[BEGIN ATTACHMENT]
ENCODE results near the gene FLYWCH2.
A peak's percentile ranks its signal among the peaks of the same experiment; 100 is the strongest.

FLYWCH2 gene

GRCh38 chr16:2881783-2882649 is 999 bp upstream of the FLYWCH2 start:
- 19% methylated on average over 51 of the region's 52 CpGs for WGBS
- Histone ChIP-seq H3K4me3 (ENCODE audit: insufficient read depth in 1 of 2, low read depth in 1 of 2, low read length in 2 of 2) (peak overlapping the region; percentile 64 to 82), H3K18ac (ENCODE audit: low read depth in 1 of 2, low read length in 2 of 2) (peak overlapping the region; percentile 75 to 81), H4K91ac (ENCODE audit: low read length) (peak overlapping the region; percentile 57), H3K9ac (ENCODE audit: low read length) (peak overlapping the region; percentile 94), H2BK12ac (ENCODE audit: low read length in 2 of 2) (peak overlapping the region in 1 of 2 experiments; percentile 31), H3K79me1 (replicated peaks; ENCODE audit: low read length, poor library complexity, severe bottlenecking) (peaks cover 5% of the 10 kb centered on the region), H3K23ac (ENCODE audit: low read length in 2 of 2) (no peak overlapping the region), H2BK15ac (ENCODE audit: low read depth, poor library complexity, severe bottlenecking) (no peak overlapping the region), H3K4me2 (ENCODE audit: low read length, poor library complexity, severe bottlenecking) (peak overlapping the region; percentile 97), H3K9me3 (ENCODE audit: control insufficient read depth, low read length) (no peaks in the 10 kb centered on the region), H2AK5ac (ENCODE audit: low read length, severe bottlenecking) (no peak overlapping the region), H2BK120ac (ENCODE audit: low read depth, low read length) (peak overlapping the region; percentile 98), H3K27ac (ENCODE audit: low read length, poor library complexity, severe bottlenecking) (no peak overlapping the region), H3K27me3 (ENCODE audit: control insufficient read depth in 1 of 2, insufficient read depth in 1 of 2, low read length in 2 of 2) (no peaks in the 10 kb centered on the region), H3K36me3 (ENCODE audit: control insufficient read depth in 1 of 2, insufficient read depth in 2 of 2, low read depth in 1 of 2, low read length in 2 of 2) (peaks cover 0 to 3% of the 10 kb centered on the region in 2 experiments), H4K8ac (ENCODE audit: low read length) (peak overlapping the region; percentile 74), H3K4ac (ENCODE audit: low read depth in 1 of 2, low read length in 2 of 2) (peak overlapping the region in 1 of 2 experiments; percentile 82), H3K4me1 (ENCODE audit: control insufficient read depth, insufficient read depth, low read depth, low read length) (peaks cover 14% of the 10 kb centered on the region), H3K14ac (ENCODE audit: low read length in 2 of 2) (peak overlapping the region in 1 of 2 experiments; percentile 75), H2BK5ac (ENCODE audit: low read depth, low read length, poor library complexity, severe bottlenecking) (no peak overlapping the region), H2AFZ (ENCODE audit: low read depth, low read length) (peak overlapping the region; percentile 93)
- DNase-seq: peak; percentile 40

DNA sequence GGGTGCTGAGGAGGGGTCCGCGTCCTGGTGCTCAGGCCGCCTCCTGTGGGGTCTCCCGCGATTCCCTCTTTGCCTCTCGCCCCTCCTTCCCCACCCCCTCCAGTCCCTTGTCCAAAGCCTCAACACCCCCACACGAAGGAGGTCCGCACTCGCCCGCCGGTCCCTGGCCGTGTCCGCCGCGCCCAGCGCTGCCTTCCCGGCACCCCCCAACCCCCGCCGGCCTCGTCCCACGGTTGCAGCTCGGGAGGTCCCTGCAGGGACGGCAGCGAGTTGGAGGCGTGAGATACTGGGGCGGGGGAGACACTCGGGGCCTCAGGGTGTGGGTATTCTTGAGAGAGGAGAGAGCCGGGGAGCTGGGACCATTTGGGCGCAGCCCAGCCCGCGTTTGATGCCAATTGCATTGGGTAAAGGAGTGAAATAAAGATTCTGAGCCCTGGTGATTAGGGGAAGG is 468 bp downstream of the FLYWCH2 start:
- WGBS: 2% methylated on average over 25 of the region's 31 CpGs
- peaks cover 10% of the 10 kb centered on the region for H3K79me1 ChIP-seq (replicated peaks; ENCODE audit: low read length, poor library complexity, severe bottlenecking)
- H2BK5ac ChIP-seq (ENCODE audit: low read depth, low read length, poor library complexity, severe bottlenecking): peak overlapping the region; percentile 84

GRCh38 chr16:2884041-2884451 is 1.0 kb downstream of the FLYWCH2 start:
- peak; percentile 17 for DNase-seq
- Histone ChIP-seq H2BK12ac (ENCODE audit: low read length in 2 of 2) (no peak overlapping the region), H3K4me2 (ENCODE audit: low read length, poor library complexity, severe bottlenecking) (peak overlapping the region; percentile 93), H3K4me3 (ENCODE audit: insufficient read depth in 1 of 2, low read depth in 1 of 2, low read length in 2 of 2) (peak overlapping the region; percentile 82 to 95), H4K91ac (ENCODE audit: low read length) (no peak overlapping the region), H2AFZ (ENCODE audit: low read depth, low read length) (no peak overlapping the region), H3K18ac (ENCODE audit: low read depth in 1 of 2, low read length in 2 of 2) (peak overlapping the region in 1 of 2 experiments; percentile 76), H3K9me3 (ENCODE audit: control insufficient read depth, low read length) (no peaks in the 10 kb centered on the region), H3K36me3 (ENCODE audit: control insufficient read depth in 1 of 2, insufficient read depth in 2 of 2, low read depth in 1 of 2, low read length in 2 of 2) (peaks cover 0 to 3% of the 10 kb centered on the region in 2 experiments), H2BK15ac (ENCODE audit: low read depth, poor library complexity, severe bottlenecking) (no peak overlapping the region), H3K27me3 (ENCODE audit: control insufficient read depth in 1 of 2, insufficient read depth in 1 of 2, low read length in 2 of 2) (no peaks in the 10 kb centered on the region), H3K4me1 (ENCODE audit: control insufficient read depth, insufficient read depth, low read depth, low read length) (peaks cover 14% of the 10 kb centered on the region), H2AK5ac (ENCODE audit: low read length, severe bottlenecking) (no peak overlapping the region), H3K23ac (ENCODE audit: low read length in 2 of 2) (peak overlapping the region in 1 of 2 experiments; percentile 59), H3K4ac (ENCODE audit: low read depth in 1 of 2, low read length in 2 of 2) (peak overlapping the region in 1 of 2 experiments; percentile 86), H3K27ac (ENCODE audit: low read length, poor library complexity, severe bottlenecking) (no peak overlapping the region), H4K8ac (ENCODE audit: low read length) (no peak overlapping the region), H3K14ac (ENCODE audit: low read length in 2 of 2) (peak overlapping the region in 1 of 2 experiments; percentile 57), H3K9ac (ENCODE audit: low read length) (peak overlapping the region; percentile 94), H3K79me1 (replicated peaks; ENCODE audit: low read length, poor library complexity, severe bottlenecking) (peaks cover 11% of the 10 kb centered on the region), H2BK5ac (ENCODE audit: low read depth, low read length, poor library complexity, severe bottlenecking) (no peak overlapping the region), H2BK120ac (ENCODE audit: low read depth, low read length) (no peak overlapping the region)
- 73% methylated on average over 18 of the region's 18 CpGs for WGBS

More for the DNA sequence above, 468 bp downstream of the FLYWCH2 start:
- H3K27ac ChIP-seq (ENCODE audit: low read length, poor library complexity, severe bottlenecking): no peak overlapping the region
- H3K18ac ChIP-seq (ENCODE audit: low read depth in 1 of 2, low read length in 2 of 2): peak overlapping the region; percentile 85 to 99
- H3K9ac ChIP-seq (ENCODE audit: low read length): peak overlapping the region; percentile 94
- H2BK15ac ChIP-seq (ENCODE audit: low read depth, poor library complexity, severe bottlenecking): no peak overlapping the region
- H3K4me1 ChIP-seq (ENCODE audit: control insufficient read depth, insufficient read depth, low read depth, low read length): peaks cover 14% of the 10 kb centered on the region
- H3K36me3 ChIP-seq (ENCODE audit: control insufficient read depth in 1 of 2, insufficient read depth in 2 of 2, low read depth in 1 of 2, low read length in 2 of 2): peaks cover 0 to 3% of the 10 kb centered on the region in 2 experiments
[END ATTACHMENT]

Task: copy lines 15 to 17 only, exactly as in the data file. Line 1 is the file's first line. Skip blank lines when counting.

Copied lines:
- 73% methylated on average over 18 of the region's 18 CpGs for WGBS

More for the DNA sequence above, 468 bp downstream of the FLYWCH2 start:
- H3K27ac ChIP-seq (ENCODE audit: low read length, poor library complexity, severe bottlenecking): no peak overlapping the region